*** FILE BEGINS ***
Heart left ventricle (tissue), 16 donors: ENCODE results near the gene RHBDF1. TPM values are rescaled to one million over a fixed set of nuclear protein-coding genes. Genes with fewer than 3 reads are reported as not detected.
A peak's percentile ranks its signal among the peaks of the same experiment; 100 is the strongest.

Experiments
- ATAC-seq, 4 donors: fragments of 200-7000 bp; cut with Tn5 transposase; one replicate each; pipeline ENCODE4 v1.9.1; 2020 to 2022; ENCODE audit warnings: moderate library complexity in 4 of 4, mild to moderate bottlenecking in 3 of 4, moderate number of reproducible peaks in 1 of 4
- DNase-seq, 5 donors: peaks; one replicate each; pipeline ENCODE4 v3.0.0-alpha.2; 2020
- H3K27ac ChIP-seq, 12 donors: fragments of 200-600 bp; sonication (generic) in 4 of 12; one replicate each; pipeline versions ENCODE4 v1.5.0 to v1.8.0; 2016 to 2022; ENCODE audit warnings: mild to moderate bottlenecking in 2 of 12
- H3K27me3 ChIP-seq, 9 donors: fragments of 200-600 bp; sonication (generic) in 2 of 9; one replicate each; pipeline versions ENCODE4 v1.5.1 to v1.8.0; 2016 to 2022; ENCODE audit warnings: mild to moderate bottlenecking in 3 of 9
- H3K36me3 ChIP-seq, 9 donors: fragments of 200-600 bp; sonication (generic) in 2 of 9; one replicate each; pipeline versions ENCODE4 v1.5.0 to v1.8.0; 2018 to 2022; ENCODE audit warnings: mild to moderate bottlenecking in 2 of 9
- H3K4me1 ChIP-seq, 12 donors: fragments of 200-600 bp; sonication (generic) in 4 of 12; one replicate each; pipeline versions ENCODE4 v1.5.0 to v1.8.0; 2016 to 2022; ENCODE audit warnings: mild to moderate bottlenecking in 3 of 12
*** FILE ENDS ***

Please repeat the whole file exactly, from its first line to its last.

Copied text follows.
Heart left ventricle (tissue), 16 donors: ENCODE results near the gene RHBDF1. TPM values are rescaled to one million over a fixed set of nuclear protein-coding genes. Genes with fewer than 3 reads are reported as not detected.
A peak's percentile ranks its signal among the peaks of the same experiment; 100 is the strongest.

Experiments
- ATAC-seq, 4 donors: fragments of 200-7000 bp; cut with Tn5 transposase; one replicate each; pipeline ENCODE4 v1.9.1; 2020 to 2022; ENCODE audit warnings: moderate library complexity in 4 of 4, mild to moderate bottlenecking in 3 of 4, moderate number of reproducible peaks in 1 of 4
- DNase-seq, 5 donors: peaks; one replicate each; pipeline ENCODE4 v3.0.0-alpha.2; 2020
- H3K27ac ChIP-seq, 12 donors: fragments of 200-600 bp; sonication (generic) in 4 of 12; one replicate each; pipeline versions ENCODE4 v1.5.0 to v1.8.0; 2016 to 2022; ENCODE audit warnings: mild to moderate bottlenecking in 2 of 12
- H3K27me3 ChIP-seq, 9 donors: fragments of 200-600 bp; sonication (generic) in 2 of 9; one replicate each; pipeline versions ENCODE4 v1.5.1 to v1.8.0; 2016 to 2022; ENCODE audit warnings: mild to moderate bottlenecking in 3 of 9
- H3K36me3 ChIP-seq, 9 donors: fragments of 200-600 bp; sonication (generic) in 2 of 9; one replicate each; pipeline versions ENCODE4 v1.5.0 to v1.8.0; 2018 to 2022; ENCODE audit warnings: mild to moderate bottlenecking in 2 of 9
- H3K4me1 ChIP-seq, 12 donors: fragments of 200-600 bp; sonication (generic) in 4 of 12; one replicate each; pipeline versions ENCODE4 v1.5.0 to v1.8.0; 2016 to 2022; ENCODE audit warnings: mild to moderate bottlenecking in 3 of 12